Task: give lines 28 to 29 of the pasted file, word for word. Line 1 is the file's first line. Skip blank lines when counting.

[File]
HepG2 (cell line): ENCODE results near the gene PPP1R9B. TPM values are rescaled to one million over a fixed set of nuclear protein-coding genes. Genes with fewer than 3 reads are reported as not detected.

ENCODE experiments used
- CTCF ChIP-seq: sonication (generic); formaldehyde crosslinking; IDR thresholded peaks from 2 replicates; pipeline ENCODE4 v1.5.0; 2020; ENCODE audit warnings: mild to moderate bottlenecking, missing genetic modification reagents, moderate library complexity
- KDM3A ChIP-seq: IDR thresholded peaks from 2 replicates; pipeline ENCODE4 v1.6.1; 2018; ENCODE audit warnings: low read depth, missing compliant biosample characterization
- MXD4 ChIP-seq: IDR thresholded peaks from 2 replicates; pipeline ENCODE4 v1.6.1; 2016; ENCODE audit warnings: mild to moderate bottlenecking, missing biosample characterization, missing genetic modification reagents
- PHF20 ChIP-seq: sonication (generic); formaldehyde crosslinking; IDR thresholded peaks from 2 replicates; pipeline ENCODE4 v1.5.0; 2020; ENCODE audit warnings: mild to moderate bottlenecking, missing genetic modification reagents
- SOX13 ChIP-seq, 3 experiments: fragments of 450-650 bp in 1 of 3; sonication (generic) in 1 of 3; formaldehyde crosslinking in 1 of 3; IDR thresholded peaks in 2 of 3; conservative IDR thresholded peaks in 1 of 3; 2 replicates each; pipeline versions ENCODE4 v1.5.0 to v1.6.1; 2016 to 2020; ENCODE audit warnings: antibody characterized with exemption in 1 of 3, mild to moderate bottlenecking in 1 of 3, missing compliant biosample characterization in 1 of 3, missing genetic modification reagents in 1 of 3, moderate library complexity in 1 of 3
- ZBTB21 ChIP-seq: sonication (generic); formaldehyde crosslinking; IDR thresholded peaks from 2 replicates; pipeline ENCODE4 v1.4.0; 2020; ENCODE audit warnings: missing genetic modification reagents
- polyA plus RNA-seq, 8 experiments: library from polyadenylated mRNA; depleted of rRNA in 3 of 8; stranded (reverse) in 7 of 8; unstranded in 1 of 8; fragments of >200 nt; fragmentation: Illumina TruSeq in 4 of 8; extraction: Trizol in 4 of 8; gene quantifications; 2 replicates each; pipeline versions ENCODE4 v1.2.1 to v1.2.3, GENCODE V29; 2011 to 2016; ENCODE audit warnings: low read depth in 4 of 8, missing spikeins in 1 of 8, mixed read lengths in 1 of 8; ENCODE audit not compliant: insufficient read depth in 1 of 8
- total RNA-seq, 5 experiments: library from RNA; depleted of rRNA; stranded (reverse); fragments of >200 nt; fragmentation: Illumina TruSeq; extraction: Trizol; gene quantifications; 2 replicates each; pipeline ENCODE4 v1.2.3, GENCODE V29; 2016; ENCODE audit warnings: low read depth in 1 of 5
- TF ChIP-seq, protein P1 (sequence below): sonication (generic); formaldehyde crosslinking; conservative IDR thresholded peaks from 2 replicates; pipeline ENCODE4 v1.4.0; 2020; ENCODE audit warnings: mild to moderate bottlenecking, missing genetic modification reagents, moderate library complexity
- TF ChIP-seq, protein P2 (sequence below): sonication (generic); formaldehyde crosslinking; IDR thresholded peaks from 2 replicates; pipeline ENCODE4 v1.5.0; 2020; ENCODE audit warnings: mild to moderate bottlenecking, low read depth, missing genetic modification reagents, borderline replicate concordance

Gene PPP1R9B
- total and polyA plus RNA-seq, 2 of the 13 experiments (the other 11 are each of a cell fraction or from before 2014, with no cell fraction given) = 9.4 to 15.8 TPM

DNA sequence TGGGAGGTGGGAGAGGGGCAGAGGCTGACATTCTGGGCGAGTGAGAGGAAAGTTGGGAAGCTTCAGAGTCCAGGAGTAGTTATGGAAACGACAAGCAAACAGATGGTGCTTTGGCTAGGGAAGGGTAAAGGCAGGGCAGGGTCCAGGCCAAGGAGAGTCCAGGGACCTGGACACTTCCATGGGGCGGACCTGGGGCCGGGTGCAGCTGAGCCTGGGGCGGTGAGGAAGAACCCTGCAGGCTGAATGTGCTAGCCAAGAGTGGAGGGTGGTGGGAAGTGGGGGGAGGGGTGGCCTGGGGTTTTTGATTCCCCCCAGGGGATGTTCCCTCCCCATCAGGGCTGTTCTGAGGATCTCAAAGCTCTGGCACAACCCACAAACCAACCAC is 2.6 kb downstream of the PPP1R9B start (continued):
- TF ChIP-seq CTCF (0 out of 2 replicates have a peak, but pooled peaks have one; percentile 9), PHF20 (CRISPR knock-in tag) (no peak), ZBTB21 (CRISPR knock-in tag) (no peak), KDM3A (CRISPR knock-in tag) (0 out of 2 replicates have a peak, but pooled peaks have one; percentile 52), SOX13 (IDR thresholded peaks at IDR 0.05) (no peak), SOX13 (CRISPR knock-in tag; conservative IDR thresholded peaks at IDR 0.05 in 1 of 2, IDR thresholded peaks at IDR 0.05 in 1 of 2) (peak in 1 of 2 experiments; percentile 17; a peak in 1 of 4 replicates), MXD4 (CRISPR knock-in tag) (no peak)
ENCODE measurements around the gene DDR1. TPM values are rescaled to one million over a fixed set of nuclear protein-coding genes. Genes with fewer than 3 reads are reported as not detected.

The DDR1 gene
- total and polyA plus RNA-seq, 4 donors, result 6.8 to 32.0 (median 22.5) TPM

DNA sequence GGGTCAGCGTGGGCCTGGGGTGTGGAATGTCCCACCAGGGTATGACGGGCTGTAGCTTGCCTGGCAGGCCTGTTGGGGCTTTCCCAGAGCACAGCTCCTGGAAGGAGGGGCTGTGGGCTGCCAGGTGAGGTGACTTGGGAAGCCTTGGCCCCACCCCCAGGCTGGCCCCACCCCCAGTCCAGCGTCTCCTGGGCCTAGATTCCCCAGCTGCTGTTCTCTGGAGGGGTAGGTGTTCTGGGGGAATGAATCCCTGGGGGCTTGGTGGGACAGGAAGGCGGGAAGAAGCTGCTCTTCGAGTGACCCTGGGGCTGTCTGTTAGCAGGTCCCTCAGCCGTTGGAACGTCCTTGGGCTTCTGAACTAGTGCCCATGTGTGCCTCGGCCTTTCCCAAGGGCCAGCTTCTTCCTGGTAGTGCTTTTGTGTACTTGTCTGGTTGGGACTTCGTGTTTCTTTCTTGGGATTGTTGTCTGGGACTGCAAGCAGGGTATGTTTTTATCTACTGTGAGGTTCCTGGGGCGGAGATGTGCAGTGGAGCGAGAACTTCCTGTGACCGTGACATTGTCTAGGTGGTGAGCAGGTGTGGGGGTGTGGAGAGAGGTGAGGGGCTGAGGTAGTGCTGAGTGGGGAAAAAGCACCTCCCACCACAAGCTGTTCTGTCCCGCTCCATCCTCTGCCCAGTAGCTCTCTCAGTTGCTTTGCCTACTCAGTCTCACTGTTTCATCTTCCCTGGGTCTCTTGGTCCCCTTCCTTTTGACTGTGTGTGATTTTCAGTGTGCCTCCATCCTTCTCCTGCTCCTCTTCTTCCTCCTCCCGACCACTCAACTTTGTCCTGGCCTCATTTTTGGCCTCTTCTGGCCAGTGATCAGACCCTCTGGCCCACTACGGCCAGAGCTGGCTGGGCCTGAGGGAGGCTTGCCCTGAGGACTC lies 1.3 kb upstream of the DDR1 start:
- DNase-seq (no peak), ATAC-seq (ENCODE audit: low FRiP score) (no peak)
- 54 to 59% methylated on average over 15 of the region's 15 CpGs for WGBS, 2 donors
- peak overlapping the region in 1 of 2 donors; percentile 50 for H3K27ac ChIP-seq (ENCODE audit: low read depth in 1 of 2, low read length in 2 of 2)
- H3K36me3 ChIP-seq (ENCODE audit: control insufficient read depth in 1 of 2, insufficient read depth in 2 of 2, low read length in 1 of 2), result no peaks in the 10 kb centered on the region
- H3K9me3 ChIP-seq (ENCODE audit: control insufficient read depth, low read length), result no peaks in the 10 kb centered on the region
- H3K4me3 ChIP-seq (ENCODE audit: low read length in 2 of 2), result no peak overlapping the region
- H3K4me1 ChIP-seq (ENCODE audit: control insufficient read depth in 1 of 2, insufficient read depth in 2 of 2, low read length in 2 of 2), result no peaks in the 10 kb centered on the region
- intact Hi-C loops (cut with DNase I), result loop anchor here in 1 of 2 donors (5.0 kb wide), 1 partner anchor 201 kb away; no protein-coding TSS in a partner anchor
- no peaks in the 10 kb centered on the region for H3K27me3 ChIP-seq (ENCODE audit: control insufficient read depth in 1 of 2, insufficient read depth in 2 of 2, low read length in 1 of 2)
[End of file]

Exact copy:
- intact Hi-C loops (cut with DNase I), result loop anchor here in 1 of 2 donors (5.0 kb wide), 1 partner anchor 201 kb away; no protein-coding TSS in a partner anchor
- no peaks in the 10 kb centered on the region for H3K27me3 ChIP-seq (ENCODE audit: control insufficient read depth in 1 of 2, insufficient read depth in 2 of 2, low read length in 1 of 2)